Hospitals: Communicating failure might not be smart

Of late, hospital associations are doing the full-court press when it comes to touting their negative financial results. This includes the American Hospital Association, which has worked hard to let the public, press and Congress know that more than half its members may be in serious financial trouble.

While I understand the AHA's reasons for taking such a position--for one thing, bragging about healthy hospitals doesn't do much to get higher Medicare reimbursement or Medicaid funding--I think that by this point, the group may be shooting itself in the foot.

Paradoxically, it made more sense for the hospital industry to cry poor when the economy was in average to good shape than it does now that the economy's in danger of a complete core meltdown:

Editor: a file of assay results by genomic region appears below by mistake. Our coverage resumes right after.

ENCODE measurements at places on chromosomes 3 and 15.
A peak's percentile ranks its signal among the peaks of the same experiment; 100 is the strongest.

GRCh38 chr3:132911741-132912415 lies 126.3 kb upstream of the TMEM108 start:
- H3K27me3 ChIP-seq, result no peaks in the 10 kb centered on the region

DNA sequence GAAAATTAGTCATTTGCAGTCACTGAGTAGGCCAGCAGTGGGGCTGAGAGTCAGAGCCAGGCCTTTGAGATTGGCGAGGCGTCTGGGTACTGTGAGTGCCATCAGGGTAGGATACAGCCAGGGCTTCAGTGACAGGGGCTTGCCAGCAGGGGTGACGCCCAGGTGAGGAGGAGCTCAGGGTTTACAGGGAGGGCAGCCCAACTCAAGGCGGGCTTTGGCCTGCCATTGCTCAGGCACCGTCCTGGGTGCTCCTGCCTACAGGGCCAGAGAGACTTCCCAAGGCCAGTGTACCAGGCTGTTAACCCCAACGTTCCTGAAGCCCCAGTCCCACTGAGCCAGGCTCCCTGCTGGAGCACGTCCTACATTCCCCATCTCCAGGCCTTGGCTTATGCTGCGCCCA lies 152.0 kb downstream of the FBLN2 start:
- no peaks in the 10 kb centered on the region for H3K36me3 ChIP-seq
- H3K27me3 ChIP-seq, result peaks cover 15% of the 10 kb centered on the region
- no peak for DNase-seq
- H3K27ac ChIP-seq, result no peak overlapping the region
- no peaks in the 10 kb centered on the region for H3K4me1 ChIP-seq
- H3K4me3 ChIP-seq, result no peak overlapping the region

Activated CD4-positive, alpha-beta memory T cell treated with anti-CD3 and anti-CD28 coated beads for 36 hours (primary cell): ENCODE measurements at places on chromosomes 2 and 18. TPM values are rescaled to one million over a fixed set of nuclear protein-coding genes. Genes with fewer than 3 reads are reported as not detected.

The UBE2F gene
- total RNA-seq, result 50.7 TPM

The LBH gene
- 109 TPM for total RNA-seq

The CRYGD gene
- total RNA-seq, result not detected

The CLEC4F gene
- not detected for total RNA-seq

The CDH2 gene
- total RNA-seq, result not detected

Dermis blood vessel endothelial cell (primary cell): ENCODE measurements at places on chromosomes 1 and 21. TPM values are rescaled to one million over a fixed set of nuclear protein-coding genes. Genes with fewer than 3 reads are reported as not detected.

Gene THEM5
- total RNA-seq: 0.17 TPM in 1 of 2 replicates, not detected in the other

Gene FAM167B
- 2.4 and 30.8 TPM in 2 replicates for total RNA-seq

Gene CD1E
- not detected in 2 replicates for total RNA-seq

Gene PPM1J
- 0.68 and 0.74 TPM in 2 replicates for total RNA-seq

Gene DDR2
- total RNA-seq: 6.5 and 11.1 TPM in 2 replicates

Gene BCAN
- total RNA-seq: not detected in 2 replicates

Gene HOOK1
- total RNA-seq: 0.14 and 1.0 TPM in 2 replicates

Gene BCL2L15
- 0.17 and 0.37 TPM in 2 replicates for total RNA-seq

* When the economy is working better, hospitals that struggle stand out. As long as the leaders don't seem incompetent, they garner sympathy and support if their institution is in danger. Now, struggling hospitals must compete against countless other financial horror stories. It's a big PR issue.

* Hospitals certainly don't gain any extra support from bankers by stressing their liabilities. And I'd argue that hospitals lose a great deal by continuing to undermine the market's trust in their ability to pay their bills.

* Smart legislators will respond better to healthcare industry groups that appear to have a plan for their survival and solutions to offer. While I don't regard the stimulus bill 's healthcare provisions as a bailout, complaining constantly about your financial problems sure casts it in that light.

Hospital leaders, if I were you, I'd write my state hospital group and the AHA and encourage them to begin touting the industry's strengths and capacity for adaption. It may not be fair, but nobody like to back a losing horse. - Anne